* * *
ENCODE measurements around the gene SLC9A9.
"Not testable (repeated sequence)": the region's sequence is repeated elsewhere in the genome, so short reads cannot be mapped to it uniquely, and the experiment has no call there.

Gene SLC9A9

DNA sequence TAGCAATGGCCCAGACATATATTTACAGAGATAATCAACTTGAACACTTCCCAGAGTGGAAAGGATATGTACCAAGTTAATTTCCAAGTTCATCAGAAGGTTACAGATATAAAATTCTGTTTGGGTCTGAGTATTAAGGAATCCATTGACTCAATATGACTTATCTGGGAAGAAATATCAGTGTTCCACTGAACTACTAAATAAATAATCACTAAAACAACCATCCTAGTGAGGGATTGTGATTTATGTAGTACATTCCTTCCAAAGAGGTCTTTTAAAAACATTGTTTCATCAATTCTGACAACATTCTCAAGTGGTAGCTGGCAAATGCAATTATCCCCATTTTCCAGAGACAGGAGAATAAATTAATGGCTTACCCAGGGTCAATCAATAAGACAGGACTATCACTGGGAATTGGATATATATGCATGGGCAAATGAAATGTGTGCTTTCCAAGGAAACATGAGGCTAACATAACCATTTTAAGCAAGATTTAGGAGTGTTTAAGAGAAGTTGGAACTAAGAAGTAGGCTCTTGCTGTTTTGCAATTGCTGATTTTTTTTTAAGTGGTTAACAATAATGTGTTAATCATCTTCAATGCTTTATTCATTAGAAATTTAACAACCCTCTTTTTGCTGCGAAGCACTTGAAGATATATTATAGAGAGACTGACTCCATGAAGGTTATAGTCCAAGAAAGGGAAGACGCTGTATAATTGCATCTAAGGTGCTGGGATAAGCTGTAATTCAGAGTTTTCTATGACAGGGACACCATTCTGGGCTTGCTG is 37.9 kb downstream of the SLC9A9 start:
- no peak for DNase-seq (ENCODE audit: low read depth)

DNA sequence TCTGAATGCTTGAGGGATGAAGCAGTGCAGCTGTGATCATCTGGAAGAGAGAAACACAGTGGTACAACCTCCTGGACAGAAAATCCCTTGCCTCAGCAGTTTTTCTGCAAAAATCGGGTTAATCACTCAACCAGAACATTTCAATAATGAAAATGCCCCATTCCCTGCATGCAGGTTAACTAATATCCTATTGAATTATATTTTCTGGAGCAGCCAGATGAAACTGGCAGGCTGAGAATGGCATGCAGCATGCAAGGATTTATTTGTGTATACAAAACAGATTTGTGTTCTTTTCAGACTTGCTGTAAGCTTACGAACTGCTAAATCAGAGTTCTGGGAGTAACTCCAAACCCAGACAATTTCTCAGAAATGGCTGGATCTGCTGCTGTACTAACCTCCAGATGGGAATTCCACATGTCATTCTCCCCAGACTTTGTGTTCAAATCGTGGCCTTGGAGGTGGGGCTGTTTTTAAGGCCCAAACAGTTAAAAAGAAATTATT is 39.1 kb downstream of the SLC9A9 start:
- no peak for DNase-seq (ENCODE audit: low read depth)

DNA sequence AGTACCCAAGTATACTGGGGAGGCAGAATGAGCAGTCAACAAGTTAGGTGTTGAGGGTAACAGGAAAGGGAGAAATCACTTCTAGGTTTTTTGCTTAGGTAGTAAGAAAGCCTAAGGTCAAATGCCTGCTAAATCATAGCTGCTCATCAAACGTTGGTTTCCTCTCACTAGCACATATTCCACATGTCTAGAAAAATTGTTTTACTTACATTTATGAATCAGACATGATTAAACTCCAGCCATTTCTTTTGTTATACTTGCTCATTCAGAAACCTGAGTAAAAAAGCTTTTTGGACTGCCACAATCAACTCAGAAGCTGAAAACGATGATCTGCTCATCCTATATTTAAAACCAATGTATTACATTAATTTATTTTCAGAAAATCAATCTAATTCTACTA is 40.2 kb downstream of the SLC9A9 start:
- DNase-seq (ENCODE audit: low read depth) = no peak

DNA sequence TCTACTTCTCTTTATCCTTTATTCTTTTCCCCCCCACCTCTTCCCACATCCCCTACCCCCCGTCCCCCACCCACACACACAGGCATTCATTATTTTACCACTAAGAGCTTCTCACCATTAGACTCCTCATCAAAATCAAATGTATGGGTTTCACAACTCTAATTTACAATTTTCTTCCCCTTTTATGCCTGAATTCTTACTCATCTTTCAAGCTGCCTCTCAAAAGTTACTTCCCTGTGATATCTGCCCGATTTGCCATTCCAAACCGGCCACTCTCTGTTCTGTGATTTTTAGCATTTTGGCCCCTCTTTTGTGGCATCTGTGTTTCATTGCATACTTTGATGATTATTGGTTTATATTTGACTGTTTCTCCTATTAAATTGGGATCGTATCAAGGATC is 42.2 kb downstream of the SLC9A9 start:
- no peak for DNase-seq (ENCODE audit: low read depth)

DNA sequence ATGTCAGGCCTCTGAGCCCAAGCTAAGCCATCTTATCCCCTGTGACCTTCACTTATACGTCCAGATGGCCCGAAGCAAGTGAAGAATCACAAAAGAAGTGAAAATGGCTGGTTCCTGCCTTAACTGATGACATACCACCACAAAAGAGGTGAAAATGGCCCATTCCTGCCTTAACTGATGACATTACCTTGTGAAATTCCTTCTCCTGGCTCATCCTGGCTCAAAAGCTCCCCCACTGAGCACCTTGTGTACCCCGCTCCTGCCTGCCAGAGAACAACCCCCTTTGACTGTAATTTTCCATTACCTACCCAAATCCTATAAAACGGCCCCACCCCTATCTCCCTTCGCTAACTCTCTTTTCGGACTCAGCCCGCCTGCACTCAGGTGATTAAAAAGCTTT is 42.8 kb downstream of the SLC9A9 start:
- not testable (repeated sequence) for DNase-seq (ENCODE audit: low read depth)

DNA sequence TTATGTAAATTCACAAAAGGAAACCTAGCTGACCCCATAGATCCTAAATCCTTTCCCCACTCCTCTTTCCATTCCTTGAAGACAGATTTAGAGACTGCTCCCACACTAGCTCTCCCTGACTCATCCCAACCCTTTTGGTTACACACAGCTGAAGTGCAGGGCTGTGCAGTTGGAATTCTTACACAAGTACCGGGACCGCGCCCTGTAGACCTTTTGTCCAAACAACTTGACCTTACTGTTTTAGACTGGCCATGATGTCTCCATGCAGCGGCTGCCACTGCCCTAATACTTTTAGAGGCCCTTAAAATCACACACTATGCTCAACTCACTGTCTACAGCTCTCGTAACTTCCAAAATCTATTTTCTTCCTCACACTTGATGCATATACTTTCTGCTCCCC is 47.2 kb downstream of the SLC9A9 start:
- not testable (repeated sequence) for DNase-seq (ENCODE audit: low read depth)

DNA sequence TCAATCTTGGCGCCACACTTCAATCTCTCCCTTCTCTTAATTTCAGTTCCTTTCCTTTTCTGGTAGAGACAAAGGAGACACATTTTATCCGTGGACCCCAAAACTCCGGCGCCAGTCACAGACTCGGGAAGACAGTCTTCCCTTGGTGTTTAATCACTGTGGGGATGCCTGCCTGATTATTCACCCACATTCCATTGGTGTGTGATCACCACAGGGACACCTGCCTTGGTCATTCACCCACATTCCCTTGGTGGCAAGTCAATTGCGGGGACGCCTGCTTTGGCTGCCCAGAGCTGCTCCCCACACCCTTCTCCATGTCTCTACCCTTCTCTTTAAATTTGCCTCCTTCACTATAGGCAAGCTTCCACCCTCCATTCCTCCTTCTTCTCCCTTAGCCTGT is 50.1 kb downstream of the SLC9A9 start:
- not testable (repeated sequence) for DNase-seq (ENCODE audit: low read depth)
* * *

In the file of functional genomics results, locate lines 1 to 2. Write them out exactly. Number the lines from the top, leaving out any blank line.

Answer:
ENCODE measurements around the gene SLC9A9.
"Not testable (repeated sequence)": the region's sequence is repeated elsewhere in the genome, so short reads cannot be mapped to it uniquely, and the experiment has no call there.